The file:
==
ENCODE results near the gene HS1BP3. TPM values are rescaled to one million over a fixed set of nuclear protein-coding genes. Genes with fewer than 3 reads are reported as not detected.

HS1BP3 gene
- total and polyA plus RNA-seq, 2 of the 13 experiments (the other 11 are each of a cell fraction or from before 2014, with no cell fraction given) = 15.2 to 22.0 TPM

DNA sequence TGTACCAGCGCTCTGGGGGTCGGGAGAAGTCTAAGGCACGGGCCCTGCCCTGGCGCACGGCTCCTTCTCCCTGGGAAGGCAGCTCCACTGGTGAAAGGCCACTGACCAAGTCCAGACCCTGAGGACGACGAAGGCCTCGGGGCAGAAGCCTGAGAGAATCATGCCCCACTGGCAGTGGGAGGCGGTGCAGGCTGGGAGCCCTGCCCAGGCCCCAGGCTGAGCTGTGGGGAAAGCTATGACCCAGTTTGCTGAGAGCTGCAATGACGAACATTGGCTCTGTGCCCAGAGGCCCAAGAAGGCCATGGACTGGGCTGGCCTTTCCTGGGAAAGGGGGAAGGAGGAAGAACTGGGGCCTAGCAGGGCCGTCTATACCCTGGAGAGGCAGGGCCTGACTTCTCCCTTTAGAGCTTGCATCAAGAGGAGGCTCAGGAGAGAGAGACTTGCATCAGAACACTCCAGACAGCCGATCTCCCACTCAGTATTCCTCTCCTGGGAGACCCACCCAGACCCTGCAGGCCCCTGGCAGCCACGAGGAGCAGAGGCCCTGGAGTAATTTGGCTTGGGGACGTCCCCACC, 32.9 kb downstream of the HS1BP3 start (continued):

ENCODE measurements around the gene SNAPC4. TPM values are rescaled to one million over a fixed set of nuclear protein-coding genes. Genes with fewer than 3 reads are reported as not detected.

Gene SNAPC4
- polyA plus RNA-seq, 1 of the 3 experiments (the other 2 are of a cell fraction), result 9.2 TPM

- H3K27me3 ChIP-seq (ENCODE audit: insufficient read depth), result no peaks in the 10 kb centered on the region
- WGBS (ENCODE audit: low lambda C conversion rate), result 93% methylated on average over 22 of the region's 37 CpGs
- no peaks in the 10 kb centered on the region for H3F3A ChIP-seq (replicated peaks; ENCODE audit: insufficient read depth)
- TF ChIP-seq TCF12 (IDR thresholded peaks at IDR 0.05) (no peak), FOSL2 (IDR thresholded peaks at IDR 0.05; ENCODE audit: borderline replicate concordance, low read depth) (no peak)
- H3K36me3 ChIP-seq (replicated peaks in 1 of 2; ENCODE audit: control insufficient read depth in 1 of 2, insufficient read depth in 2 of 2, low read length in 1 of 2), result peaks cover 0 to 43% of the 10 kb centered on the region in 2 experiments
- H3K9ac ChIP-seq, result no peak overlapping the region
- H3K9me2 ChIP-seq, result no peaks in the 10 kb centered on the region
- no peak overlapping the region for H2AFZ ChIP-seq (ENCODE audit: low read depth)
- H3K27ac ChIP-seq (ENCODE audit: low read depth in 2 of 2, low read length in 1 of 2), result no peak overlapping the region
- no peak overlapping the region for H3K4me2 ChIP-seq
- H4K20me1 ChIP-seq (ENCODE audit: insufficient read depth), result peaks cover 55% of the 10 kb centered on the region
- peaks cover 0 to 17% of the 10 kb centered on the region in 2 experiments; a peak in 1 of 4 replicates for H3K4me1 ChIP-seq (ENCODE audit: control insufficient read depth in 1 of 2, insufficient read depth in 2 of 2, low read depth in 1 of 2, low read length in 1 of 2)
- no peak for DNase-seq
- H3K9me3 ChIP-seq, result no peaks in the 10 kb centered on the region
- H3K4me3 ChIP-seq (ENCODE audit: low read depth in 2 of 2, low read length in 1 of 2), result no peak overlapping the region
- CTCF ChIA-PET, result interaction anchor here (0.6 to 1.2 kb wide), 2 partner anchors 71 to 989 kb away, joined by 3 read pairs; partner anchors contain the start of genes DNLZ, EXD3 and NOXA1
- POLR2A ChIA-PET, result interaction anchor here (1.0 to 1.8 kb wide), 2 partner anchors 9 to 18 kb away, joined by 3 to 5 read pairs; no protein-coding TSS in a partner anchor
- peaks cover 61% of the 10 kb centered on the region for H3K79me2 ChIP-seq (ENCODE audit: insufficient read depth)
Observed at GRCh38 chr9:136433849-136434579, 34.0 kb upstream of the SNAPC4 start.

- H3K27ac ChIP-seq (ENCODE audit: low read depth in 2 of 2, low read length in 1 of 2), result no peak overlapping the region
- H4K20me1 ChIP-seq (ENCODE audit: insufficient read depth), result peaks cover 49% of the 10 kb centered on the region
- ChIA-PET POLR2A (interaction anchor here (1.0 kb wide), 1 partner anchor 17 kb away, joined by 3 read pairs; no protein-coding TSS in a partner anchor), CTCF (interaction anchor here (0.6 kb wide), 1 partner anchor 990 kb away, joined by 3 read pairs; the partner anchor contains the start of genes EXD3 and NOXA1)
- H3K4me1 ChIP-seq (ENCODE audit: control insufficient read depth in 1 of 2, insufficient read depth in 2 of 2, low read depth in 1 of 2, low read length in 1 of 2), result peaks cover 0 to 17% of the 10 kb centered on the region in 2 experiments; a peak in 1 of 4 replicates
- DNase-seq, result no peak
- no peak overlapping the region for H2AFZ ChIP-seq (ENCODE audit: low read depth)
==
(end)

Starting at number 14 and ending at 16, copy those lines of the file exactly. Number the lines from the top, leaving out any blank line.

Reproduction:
- H3K9me2 ChIP-seq, result no peaks in the 10 kb centered on the region
- no peak overlapping the region for H2AFZ ChIP-seq (ENCODE audit: low read depth)
- H3K27ac ChIP-seq (ENCODE audit: low read depth in 2 of 2, low read length in 1 of 2), result no peak overlapping the region